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Phase Transformations Under High Pressure and Large Plastic Deformations: Multiscale Theory and Interpretation of Experiments

  • Valery I. Levitas
Conference paper
Part of the The Minerals, Metals & Materials Series book series (MMMS)

Abstract

It is known that superposition of large plastic shear at high pressure in a rotational diamond anvil cell (RDAC) or high-pressure torsion leads to numerous new phenomena, including drastic reduction in phase transformation (PT) pressure and appearance of new phases. Here, our four-scale theory and corresponding simulations are reviewed. Molecular dynamic simulations were used to determine lattice instability conditions under six components of the stress tensor, which demonstrate strong reduction of PT pressure under nonhydrostatic loading. At nanoscale, nucleation at various evolving dislocation configurations is studied utilizing a developed phase field approach. The possibility of reduction in PT pressure by an order of magnitude due to stress concentration at the shear-generated dislocation pileup is proven. At microscale, a strain-controlled kinetic equation is derived and utilized in large-strain macroscopic theory for coupled PTs and plasticity. At macroscale, the behavior of the sample in DAC and RDAC is studied using a finite-element approach. A comprehensive computational study of the effects of different material and geometric parameters is performed, and various experimental effects are reproduced. Possible misinterpretation of experimental PT pressure is demonstrated. The obtained results offer new methods for controlling PTs and searching for new high-pressure phases (HPPs), as well as methods for characterization of high-pressure PTs in traditional DAC and RDAC.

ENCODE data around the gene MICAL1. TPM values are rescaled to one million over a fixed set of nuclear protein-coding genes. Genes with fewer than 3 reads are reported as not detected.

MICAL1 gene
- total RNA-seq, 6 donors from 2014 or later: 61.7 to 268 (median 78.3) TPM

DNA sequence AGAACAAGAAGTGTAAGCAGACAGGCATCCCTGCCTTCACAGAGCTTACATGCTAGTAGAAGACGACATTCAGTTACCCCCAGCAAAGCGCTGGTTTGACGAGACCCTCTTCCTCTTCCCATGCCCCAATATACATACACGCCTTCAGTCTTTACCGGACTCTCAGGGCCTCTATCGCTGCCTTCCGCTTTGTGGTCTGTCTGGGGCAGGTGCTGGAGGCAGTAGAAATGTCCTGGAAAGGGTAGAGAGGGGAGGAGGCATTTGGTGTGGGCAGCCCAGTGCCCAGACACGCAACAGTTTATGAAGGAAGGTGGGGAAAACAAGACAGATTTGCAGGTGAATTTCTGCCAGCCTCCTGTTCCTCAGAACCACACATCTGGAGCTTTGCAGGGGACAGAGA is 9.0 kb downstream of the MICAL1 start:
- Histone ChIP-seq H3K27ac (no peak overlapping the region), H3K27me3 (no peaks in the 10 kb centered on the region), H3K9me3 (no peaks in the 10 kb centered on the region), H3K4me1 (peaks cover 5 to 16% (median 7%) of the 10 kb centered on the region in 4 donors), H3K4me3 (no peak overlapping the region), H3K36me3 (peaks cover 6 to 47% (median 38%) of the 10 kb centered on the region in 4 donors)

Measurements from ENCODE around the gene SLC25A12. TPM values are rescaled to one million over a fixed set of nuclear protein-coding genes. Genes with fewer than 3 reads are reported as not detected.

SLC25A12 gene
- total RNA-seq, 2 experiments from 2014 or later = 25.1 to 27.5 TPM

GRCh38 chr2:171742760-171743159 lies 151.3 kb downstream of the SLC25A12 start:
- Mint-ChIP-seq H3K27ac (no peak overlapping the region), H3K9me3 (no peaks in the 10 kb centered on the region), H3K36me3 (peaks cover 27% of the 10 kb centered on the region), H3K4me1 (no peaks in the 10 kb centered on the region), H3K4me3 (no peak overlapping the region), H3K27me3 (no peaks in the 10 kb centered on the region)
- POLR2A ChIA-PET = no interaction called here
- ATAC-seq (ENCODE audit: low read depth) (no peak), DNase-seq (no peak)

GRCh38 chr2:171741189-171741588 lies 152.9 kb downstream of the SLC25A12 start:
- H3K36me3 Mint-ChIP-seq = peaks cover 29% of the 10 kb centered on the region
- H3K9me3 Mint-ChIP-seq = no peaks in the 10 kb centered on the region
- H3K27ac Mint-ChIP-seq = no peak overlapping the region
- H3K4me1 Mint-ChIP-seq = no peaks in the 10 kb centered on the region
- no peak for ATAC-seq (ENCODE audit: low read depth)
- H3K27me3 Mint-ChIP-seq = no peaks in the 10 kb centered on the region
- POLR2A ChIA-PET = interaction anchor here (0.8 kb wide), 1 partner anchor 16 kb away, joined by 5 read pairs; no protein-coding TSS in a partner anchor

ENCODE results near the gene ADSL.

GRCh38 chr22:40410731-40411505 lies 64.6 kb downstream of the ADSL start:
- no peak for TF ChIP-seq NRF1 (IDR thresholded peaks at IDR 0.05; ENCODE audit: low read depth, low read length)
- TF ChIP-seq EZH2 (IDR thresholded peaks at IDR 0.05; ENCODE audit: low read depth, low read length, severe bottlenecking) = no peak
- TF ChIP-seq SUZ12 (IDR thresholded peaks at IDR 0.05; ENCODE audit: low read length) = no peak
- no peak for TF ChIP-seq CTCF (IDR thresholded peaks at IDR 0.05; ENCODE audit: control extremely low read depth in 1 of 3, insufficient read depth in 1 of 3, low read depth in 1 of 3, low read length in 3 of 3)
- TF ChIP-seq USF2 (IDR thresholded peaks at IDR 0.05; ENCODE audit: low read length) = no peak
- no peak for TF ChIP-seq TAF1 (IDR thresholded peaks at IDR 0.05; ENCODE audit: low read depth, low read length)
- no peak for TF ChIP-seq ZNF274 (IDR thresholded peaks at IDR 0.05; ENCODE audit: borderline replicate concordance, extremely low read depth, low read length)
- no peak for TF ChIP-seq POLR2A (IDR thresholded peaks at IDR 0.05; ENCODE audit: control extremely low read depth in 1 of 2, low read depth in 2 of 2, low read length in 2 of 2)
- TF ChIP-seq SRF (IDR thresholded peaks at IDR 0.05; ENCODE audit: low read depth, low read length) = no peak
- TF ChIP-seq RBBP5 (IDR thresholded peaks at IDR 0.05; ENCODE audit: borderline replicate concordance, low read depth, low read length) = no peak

Keywords

Strain-induced phase transformations High pressure Four-scale theory Nucleation at dislocation pile-up Rotational diamond anvil cell 

Notes

Acknowledgements

The support of ARO (W911NF-12-1-0340), NSF (DMR-1434613 and CMMI-1536925), and Iowa State University (Schafer 2050 Challenge Professorship and Vance Coffman Faculty Chair Professorship) is gratefully acknowledged.

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Copyright information

© The Minerals, Metals & Materials Society 2018

Authors and Affiliations

  1. 1.Departments of Aerospace Engineering, Mechanical Engineering, and Material Science and EngineeringIowa State UniversityAmesUSA
  2. 2.Ames Laboratory, Division of Materials Science & EngineeringAmesUSA

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